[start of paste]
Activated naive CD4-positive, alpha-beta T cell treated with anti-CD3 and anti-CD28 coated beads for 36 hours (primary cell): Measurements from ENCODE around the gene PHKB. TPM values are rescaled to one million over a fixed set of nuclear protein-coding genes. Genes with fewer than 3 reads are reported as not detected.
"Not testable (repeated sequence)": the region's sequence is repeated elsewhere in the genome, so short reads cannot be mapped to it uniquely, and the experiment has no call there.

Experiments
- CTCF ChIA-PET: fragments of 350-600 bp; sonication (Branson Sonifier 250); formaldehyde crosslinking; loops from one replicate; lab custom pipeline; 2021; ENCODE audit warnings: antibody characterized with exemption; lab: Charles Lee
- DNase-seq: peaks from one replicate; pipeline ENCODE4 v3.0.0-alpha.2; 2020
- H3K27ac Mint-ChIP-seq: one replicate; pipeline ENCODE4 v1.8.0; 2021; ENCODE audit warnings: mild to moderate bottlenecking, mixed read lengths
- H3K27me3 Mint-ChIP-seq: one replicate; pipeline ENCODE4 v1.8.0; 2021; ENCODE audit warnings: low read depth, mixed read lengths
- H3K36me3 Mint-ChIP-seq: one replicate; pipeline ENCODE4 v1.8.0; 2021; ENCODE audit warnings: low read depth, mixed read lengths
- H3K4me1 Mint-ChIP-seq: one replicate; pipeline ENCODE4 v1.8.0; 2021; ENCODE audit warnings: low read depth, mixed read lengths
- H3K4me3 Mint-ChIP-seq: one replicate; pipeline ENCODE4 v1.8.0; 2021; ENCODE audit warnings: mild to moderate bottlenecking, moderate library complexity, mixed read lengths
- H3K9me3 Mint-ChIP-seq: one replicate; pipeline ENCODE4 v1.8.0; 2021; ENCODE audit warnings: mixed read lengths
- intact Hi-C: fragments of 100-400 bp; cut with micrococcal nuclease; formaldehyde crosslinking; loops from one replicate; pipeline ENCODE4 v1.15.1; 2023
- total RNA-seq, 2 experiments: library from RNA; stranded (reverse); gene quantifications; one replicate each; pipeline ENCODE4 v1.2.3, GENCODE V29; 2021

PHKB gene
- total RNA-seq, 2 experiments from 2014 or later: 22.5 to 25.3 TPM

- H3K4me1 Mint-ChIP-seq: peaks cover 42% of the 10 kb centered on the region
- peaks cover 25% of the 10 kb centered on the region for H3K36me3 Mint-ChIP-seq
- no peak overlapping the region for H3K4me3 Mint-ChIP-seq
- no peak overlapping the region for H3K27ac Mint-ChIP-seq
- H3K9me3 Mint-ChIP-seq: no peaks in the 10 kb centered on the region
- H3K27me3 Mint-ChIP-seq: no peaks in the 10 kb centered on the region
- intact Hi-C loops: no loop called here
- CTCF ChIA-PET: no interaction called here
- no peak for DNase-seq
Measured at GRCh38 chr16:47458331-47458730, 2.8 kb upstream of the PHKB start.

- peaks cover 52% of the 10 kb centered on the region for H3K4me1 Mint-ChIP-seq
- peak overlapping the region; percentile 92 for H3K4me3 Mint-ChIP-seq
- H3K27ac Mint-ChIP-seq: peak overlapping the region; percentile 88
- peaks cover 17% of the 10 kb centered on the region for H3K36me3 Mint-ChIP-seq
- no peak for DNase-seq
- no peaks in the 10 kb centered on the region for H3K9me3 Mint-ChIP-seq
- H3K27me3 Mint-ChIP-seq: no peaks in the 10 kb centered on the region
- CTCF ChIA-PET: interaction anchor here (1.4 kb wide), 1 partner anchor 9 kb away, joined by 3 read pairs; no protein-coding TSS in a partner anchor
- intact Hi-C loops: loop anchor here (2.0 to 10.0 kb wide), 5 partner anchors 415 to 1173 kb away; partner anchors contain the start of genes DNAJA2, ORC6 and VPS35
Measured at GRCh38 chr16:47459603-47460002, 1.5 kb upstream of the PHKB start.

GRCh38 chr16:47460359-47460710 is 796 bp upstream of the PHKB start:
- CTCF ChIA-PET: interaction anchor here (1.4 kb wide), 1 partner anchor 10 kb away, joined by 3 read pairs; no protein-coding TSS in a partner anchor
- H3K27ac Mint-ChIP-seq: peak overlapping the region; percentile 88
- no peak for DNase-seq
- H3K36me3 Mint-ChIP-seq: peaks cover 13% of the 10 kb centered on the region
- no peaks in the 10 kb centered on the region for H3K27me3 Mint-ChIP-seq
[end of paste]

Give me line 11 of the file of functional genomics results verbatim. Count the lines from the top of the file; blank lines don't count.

- H3K9me3 Mint-ChIP-seq: one replicate; pipeline ENCODE4 v1.8.0; 2021; ENCODE audit warnings: mixed read lengths